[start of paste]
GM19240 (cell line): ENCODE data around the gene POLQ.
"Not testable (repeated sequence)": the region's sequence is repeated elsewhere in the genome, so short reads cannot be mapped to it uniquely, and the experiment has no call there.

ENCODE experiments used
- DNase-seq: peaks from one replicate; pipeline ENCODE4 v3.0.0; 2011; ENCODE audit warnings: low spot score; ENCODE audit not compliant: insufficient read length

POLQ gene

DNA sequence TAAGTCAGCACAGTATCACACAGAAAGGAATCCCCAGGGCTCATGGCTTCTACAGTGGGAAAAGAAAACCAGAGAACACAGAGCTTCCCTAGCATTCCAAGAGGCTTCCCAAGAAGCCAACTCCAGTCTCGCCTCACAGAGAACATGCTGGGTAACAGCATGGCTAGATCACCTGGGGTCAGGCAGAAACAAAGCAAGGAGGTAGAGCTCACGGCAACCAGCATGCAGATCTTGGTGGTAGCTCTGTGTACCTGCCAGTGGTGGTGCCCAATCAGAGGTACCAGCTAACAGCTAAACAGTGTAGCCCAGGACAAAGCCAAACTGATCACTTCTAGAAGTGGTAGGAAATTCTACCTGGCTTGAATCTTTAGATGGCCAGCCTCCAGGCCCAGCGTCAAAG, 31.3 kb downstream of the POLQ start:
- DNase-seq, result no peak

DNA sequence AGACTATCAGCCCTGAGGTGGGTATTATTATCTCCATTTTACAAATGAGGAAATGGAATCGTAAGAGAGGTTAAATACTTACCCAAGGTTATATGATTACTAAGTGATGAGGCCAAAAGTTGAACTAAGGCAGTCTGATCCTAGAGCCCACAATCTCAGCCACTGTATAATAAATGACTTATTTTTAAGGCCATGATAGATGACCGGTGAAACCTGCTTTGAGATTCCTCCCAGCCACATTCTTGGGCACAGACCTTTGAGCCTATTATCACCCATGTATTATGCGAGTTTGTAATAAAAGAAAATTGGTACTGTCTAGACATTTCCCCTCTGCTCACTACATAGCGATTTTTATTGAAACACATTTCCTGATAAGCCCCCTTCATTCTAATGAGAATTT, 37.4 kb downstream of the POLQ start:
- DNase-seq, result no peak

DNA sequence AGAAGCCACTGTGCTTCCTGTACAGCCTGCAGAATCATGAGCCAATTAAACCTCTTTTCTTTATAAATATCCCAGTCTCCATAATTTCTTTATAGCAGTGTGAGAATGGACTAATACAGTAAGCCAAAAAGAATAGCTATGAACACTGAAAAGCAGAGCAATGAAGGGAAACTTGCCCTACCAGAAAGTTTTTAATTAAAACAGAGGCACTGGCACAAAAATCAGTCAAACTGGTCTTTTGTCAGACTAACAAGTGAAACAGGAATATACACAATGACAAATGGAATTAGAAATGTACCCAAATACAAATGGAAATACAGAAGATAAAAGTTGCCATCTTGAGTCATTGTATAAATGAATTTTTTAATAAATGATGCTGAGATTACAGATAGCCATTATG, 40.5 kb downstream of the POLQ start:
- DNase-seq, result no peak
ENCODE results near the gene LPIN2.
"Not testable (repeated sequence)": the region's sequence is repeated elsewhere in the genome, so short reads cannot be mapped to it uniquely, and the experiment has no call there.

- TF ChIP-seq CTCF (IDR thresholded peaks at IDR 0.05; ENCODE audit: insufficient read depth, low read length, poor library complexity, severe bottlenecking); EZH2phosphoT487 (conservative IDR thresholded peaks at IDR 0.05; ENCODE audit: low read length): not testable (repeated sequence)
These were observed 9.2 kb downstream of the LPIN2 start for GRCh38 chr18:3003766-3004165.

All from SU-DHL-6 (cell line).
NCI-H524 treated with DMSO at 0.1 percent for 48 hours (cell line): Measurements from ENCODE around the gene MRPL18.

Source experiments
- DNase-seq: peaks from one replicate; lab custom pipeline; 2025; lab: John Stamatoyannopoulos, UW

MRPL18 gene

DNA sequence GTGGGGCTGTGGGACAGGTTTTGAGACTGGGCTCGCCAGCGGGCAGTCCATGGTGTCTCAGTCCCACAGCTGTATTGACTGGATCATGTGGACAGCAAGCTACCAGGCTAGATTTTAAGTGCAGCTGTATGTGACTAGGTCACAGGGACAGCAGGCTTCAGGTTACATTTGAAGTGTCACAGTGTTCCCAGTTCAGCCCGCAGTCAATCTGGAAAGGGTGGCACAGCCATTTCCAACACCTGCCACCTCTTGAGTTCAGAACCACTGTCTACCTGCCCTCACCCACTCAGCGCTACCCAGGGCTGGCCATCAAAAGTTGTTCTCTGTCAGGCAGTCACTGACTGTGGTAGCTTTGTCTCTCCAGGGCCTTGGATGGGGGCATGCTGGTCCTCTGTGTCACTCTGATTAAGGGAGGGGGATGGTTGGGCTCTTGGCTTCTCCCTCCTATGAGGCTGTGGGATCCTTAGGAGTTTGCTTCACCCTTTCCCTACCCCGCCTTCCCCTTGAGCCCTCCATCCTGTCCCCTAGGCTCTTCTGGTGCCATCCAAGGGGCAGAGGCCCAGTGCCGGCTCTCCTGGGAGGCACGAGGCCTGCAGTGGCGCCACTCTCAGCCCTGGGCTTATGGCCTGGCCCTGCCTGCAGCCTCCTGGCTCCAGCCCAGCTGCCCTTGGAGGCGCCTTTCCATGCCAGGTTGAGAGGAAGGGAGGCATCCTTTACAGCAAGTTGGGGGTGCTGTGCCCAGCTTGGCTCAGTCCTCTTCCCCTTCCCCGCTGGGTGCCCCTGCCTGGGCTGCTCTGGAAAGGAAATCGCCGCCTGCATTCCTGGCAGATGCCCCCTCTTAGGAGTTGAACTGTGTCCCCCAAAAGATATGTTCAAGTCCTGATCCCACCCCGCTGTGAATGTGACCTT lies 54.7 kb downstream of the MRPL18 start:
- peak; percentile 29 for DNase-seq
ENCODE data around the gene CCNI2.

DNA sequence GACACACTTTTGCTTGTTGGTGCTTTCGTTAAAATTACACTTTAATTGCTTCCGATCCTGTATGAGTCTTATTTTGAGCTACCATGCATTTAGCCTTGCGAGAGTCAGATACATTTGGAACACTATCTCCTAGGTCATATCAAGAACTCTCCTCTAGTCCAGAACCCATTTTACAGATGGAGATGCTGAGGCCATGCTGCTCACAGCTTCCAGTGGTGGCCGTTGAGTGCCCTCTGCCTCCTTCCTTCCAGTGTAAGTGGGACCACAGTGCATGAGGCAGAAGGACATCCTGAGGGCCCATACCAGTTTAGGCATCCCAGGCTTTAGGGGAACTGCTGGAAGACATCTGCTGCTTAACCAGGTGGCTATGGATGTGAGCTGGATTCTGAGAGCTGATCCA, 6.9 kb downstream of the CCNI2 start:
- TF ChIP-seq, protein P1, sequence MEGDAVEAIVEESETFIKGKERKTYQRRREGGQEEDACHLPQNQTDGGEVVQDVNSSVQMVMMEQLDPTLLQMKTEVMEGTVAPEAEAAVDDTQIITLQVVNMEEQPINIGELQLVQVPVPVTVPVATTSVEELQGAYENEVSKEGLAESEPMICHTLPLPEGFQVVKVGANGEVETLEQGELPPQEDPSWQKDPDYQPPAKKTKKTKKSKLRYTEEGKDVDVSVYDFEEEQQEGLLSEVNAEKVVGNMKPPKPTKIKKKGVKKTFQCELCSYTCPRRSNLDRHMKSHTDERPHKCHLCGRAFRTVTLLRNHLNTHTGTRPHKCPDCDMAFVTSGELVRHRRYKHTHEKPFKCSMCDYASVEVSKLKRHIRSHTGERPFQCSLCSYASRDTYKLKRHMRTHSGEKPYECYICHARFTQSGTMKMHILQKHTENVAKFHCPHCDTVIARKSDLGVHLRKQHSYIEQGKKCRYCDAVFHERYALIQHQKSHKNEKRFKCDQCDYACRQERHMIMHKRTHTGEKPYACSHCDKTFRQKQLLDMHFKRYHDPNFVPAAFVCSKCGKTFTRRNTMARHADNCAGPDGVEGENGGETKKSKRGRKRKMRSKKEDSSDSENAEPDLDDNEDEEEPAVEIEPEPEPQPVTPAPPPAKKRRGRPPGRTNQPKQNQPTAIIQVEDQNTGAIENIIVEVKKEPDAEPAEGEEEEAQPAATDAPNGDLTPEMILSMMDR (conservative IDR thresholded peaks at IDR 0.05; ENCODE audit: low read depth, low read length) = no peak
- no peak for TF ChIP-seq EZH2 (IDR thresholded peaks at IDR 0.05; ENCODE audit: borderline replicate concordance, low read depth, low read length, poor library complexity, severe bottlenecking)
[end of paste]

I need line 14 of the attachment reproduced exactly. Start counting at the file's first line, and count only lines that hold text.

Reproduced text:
- TF ChIP-seq CTCF (IDR thresholded peaks at IDR 0.05; ENCODE audit: insufficient read depth, low read length, poor library complexity, severe bottlenecking); EZH2phosphoT487 (conservative IDR thresholded peaks at IDR 0.05; ENCODE audit: low read length): not testable (repeated sequence)